In 2022, the banking industry set the trend as Europe's most IT security-focused sector. It will continue to mature its cyber resiliency with intense funding after investing €6 billion. A focus on IT spending in Europe highlights the security gaps in company IT defenses, cloud, and endpoint security solutions.
Increasing security for governments
The government sector in Europe has the fastest-growing cybersecurity spending (11.9%) and should maintain its pace for the following year. This tendency to increase cybersecurity spending follows the transportation sector (securing the supply chain) and the wholesale industry (robust cloud, remote devices, and contactless payment systems’ protection).
Proposed cybersecurity spending for U.S. government agencies in 2023 shows an increase in allocated budgets compared to the previous year. The $2.6 billion cybersecurity budget requested by the Department of Homeland Security for the upcoming fiscal year distributes increasing security budgets for 22 federal agencies out of 24.
Security budget of SMBs
The pandemic triggered an increase in cybersecurity spending by small and medium businesses. In 2022, SMBs’ total spending on IT worldwide increased by 5.8%, and it’s predicted spending will reach 7.4% by 2025. Starting with $16 billion spent on managed security services in 2020, it is believed spending will grow 14% yearly and reach one-third of SMBs’ cybersecurity spending — a $90 billion budget in 2025 globally.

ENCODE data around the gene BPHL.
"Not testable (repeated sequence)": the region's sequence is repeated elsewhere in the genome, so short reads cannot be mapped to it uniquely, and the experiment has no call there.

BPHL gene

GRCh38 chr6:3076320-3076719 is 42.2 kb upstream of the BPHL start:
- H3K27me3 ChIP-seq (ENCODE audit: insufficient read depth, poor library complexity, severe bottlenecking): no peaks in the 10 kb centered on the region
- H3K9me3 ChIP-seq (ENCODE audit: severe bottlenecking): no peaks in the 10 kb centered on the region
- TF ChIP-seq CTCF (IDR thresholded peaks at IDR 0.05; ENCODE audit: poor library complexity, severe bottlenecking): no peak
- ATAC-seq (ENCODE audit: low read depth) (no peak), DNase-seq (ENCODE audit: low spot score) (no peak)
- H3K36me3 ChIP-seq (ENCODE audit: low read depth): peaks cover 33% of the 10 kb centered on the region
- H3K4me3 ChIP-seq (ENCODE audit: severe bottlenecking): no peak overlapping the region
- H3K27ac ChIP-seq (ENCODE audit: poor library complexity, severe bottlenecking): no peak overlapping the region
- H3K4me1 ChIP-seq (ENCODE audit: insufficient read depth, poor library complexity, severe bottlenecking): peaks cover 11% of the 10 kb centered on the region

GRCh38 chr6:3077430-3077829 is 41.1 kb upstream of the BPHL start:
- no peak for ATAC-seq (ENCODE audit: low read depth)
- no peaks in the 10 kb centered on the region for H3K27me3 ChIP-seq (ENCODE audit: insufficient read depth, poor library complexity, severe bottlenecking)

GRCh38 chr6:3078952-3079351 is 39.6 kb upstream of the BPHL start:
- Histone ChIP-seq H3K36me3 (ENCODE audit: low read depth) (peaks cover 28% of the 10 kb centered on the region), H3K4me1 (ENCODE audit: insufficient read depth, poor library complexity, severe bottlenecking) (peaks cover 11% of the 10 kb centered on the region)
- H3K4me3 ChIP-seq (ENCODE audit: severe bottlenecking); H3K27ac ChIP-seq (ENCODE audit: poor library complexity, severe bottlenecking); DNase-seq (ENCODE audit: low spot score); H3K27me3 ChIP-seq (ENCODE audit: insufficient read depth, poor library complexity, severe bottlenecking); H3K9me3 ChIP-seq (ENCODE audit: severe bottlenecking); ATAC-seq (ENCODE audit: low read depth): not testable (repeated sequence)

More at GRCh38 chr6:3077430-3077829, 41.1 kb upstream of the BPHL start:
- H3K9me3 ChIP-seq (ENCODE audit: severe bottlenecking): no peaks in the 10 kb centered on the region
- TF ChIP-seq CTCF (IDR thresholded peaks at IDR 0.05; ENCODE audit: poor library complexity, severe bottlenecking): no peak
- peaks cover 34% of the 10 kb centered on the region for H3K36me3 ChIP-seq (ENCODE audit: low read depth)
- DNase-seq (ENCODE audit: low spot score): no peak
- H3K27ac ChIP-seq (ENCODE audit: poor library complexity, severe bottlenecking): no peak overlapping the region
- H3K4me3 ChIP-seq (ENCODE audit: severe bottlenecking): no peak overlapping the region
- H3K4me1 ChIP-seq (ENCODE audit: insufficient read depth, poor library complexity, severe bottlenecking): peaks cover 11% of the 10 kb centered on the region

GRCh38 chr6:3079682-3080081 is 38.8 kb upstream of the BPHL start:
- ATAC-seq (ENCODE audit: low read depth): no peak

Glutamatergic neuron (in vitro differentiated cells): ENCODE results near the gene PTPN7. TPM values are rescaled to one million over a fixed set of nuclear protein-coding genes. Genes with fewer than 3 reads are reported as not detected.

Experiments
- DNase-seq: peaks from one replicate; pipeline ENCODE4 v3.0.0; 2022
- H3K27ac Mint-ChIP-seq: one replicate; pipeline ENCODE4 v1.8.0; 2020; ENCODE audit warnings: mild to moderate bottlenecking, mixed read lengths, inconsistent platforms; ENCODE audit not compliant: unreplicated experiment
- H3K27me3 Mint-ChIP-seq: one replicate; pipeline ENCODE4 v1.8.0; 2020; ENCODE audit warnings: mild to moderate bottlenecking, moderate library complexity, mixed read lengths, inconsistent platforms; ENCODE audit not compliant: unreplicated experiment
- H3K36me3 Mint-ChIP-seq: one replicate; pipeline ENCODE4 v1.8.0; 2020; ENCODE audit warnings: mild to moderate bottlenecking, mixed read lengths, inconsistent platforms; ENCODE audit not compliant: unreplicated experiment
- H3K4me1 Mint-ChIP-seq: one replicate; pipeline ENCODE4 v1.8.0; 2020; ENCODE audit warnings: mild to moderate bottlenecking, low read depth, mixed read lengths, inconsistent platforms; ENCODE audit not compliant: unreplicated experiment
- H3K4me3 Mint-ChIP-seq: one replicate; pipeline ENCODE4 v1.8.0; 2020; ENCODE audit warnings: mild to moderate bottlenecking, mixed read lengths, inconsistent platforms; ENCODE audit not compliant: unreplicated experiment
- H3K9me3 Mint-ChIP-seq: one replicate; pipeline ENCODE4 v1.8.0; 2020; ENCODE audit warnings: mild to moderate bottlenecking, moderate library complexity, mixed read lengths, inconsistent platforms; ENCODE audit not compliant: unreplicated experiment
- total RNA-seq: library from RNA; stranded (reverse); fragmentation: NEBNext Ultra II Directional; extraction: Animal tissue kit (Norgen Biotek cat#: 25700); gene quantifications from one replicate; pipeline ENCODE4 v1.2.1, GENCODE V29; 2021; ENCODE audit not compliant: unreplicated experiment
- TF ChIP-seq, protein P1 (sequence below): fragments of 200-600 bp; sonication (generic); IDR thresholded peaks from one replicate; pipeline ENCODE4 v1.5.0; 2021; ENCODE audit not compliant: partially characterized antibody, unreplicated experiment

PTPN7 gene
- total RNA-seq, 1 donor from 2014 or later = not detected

Projected worldwide SMB cybersecurity investments for 2025 projects focus on network security ($22.1 billion), mobile security ($8.8 billion), and web/email security ($8.3 billion). Investments in endpoint security ($6.2 billion) and data security ($4.1 billion) are not as significant as investments in network, mobile security, and managed security services for overall risk management.
Despite the increased security spending, SMBs still have a huge gap in their cybersecurity practices. Nearly half (44%) of small-medium enterprises do not have a developed cybersecurity incident response plan, and only 12% of organizations fully manage identity access. 13% of SMBs have implemented no basic IT security measures.